Are boomers tech-savvy and getting more so?
Research indicates that 77% of baby boomers are Internet users; 85% have cell phones, and; 40% use social media. Yet, the popular press and the conventional thinking says that baby boomers are not knowledgeable about technology. They are wrong!
Let’s start here. I am 66-years-old, an older baby boomer, retired from my university teaching position four years ago, but not retired. Like many older boomers, I am refocused. I did some consulting the first couple of years post-retirement using the professional expertise of my original career. Now I am beginning a new entrepreneurial venture where technology is both the focus and the function. But setting that aside for a moment, let’s look at my background to see what hints that might provide about baby boomers and how much they know about and how they use technology.
As a teacher and professor for 39 years I began using technology for both personal and professional purposes with a Kaypro computer in the mid-1980s, a Macintosh Plus in the later 1980s, and then a series of Macintosh desktop machines, including the colorful, funky iMac until the early-2000s when I moved to laptops, first a PowerBook and finally several MacBook Pros. Today, I still use a MacBook Pro 13 inch, retina display with two monitors, an original (and very heavy) iPad, and an iPhone. In spite of my proclivity for Apple products this journey isn’t about one type of computer over another.
But, this story isn’t about hardware, it is about using these tools. As much as I would like to be more knowledgeable, even geeky, I don’t know how to program; I don’t play video games; I don’t watch cat videos; and; I’m not really a high-end, technical user. To be honest, I do occasionally watch those crazy “dog eaten by crocodile” stories on the Weather Channel; I am an avid listener of podcasts such as the smart, interesting podcasts hosted by Daniel Pink; I use YouTube tutorials for a myriad of tasks from fixing my dishwasher to refinishing my wooden deck to removing ticks from dogs. This summer we are hosting a family reunion here in Maine and that is all done through email and a document in the cloud giving everyone access.
On the professional side, I teach a summer graduate course as a fully-online class juggling lectures, podcasts, responding to discussions, grading papers, and reading students blogs…all without ever seeing anyone face-to-face. I meet with colleagues through video or audio conferencing; we work collaboratively on projects in Google Drive where we can all work on projects in one place without emailing multiple drafts back and forth. And a bit more creatively, I use apps and software to create presentations and blog in multiple locations here and here.
I love my devices, I love the access to ideas, people, and knowledge that the Internet provides. I use technology frequently to communicate with family members and colleagues, to organize my time, ideas, and work, and to create podcasts, movies, tutorials, and more. And honestly, I do not know what I would do if I didn’t have access to the Internet and its opportunities for learning.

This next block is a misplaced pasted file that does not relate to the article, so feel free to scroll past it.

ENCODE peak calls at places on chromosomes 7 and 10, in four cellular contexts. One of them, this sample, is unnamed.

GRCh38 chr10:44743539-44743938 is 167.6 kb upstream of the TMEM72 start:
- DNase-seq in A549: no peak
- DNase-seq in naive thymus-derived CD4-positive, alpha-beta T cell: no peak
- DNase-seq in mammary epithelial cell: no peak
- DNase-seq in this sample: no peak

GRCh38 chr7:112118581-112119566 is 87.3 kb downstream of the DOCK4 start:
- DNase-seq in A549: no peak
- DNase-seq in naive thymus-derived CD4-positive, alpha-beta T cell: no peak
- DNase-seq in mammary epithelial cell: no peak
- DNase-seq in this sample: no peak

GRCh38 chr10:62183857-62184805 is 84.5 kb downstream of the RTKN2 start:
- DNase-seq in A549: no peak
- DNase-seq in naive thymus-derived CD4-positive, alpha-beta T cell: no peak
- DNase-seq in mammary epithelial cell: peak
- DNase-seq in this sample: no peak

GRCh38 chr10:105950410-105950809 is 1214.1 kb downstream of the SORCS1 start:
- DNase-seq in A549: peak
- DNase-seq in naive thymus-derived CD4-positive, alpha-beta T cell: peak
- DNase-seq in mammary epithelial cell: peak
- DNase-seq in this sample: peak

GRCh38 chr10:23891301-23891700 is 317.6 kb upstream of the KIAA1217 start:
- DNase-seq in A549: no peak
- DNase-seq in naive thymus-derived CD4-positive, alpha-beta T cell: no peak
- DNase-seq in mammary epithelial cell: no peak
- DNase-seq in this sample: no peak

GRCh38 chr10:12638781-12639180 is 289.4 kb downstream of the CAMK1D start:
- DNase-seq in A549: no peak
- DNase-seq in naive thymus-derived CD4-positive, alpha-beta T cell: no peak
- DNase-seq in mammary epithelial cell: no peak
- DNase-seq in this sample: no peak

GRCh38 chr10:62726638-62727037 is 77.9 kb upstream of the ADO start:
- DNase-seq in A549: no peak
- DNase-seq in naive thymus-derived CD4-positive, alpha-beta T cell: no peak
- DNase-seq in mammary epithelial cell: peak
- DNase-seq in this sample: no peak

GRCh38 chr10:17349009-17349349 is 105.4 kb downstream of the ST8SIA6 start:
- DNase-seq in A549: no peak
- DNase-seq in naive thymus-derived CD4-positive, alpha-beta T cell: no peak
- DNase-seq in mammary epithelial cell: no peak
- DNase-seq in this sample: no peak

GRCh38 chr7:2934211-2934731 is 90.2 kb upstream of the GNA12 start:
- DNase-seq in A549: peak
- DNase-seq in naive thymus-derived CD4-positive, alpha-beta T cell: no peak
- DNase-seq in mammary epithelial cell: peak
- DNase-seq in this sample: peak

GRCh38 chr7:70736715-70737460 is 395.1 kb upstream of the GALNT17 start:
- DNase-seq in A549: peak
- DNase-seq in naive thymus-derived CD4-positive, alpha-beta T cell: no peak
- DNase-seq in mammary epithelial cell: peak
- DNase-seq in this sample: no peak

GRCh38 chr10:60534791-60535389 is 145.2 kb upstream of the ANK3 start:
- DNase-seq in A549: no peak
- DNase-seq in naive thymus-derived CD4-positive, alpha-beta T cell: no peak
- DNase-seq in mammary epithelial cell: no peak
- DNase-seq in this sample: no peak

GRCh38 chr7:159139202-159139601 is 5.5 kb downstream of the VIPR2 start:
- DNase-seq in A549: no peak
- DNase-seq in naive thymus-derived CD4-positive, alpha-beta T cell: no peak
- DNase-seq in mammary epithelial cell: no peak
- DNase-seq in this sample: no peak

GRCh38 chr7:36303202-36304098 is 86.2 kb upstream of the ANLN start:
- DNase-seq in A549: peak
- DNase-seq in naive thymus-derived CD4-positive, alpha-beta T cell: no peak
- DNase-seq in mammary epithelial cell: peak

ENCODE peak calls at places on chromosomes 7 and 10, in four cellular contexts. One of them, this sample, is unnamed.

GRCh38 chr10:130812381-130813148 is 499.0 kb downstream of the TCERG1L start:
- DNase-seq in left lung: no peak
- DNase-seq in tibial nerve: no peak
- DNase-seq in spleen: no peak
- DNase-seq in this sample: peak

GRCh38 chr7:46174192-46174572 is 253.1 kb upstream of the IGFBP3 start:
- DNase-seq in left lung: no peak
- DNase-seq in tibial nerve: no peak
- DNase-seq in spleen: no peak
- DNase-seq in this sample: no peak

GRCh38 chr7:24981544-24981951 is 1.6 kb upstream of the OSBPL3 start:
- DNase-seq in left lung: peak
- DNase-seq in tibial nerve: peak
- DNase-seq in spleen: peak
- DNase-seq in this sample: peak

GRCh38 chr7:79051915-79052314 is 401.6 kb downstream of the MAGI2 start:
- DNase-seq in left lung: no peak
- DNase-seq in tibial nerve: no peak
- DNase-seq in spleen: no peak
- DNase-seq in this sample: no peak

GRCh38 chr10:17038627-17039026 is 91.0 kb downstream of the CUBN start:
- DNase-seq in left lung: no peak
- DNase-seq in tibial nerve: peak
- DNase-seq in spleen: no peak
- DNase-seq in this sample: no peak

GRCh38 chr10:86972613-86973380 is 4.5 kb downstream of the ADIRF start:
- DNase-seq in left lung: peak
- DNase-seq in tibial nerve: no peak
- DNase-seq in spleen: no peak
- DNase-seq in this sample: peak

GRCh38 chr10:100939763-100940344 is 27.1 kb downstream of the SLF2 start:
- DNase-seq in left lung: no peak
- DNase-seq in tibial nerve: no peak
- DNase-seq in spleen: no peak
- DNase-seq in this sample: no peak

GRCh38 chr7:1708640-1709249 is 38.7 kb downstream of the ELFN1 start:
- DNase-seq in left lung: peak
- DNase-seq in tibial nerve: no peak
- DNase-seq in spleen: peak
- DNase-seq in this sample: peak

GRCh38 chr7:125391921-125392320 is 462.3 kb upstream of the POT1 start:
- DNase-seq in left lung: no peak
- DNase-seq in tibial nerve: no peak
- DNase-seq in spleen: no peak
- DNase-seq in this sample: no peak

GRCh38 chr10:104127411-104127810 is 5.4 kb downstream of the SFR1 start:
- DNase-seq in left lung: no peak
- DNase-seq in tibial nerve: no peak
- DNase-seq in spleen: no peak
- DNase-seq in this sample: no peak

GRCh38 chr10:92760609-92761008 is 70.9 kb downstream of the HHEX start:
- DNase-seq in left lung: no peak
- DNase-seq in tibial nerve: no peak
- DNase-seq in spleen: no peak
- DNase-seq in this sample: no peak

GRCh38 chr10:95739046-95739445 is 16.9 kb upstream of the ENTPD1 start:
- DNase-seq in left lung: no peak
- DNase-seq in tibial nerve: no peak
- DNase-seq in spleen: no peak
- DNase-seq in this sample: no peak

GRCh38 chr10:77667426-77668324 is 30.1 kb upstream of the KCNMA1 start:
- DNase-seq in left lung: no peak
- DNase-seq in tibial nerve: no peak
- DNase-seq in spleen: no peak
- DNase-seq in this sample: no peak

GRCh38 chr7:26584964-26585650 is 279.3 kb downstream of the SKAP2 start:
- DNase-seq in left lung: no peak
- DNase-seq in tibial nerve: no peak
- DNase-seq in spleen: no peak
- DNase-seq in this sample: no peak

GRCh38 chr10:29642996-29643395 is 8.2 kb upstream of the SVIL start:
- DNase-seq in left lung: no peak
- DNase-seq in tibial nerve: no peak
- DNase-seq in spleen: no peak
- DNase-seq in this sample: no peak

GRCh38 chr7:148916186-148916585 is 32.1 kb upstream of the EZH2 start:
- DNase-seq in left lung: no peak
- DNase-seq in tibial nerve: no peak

In the interest of full disclosure I sometimes spend much too much time checking email during the day when I should be doing something more productive. I know better, but I haven’t totally developed the habit of checking email 2-3 times a day to avoid multiple interruptions. And while mentioning my tech shortcomings, I sometimes spend more time that I want looking at Facebook posts. More of a reader than a poster here.
When it comes down to it I am definitely old-fashioned on a couple of things. Although I have a small laptop I work with it attached to two larger monitors and a full-sized keyboard. I’ve had my iPad since it first came out and love to read from it but I rarely send email or type anything on it. On the other hand, I use my iPhone (a computer in my pocket) regularly for several tasks: Taking pictures, texting, Internet access, and phone calling. I still use a paper calendar where I can see the entire month laid out in front of me, but even here I am switching to an online calendar.
Ok, that’s just me but I don’t think that I am particularly unique in how I use technology. There are lots of fellow baby boomers out there who are as active with technology as I am.
Here are my four take-aways. See if you agree.
1. There is no master script on what to use or how to use technology or the Internet. Find your own level of comfort.
2. Technology is not going away, nor slowing down. If we want to keep up with the world, we have to have a base level of knowledge and expertise.
3. Opportunities for enriching our lives through digital access are enormous—the world’s greatest museums, art galleries, music and so much more are right before us.
4. There are many, many resources to help us learn about and how to use digital devices, resources, and the Internet.
Yes, boomers are tech-savvy and we are getting more so. More importantly, we are tech-savvy on our own terms!